September 1, 2013 ~ Going Off Script with a Dream

Crowd gathers for Martin Luther King's "I Have a Dream" speech at the Lincoln Memorial National Memorial, August 28, 1963

Crowd gathers for Martin Luther King’s ‘I have a Dream’ speech at the Lincoln Memoral, August 28, 1963

What struck me, when I first encountered the photograph above, was the sense I had — looking over Abraham Lincoln’s proverbial shoulder, at the 1963 March on Washington, but  from my own 21st century vantage point now a half century later (and with a black president who will soon be addressing the nation from this very same spot) — was how gazing at this image seemed to viscerally exemplify MLK’s notion that “the arc of the moral universe is long but it bends toward justice.”



I have a dream that one day this nation will rise up and live out the true meaning of its creed: “We hold these truths to be self-evident, that all men are created equal.”

September 1, 2013 ~ Going Off Script with a Dream

MLK was delivering prepared remarks as the closing act of the March on Washington, whose 50th anniversary is being celebrated Wednesday the 28th, when one of Dr. King’s closest friends, gospel singer Mahalia Jackson, called out, “Tell them about the dream, Martin. Tell them about the dream.” (Prompting MLK to go off script, perhaps as a Baptist preacher may be led by the holy spirit in the midst of a sermon, to deliver extemporaneously what historians consider the best speech of the 20th century).

As with Lincoln, MLK is a pivotal historic figure who galvanized forces with his oratory, ensuring the future of America would not be eroded by the fissures of a racial divide, but rather would endure as one nation.  He rightly said that he was appropriating American rhetoric, reconnecting America with its roots, towards forming a more perfect union.  It’s worth noting the stakes in play, as at the time there was tremendous fear that violence would break out during this provocative occasion and that the March on Washington risked being ruinous to the cause of civil rights.  Instead MLK galvanized the nation, delivering his ‘scary honesty’ and, as one speaker noted during recent festivities, MLK’s ‘dream is still alive because it is not static.’  Finally, I’d like to point to something that MLK’s son said of his father’s clarion call, “But Martin Luther King Jr.’s utterings of 1963 were neither forlorn laments of past injustices nor a despairing diatribe of cruel conditions of the day.”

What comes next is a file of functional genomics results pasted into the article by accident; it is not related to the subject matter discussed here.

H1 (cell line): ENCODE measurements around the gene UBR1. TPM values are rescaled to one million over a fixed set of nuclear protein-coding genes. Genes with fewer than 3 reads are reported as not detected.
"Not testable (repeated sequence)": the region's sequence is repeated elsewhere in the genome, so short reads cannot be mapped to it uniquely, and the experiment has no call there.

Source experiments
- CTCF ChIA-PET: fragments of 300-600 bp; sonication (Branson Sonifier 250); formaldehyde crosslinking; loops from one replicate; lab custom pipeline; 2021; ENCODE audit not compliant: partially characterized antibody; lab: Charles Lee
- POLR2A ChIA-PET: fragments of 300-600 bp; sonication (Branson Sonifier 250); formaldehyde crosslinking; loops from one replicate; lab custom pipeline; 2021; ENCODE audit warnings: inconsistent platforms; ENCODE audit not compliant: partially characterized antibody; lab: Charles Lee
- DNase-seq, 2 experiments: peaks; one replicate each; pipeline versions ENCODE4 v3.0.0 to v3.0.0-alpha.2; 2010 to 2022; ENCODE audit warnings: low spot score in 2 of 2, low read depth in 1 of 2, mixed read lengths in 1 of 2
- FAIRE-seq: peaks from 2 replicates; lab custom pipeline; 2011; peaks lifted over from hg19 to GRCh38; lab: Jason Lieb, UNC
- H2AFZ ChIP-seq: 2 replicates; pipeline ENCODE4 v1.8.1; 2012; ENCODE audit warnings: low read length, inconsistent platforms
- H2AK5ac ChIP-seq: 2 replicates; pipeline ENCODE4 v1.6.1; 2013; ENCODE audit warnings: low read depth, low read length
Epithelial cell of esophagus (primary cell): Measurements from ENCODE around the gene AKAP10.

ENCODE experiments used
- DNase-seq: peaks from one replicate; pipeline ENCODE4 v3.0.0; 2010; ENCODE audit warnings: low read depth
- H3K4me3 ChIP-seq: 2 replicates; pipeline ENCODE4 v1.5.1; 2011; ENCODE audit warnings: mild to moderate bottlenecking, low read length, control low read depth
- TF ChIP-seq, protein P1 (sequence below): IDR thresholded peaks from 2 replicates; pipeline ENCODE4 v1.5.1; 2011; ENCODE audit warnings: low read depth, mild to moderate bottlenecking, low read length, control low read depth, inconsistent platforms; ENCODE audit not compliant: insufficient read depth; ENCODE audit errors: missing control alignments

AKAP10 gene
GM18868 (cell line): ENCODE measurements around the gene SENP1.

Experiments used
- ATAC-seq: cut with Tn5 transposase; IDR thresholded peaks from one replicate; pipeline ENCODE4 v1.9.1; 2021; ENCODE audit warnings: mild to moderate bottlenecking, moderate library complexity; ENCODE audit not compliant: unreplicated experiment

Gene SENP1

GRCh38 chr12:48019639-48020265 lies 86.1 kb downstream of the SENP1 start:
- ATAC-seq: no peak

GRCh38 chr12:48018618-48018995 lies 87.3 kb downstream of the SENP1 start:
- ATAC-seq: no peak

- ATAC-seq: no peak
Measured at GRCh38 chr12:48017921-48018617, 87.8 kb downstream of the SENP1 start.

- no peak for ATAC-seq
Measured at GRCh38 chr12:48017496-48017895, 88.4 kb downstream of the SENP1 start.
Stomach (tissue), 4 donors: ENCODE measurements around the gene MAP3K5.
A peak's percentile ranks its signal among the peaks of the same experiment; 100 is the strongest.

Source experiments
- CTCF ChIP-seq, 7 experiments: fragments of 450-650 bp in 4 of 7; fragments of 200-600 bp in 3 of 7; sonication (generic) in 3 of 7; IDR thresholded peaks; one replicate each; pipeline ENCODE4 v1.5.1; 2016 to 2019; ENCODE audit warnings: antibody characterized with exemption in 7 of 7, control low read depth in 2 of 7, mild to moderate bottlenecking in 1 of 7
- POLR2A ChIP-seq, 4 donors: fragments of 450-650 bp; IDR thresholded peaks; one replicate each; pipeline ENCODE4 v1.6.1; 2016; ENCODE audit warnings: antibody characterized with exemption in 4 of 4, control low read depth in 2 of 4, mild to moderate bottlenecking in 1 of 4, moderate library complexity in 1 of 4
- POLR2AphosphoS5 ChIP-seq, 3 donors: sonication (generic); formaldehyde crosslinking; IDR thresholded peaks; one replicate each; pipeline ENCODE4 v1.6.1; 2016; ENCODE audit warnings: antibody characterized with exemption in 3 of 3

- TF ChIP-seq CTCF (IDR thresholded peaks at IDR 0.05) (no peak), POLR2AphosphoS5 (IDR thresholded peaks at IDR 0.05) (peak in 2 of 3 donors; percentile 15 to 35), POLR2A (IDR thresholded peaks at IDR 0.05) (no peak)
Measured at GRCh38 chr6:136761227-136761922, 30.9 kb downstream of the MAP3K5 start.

A phrase reminiscent, for our/NVC-learning purposes, of Robert Gonzales, and his mourning-&-beauty-of-needs:

Robert Gonzales on the Beauty Of Needs – YouTube

[PDF] Transforming the Pain of Unmet Needs to the Beauty

Miki Kashtan, writing on her blog post about My Leadership Challenges, “As much as it’s been a sense of free expression, it’s also been a path of stretching. Not every way that human beings show up is immediately easy for me to love. What makes it possible, more than anything, is the trust that people place in me and my intentions, which allows them, more often than not, to receive what I am offering. Because I can almost invariably find some human beauty and dignity underneath what people do, even if it’s actions I am not immediately drawn to, the flow is deeply nourishing to me.”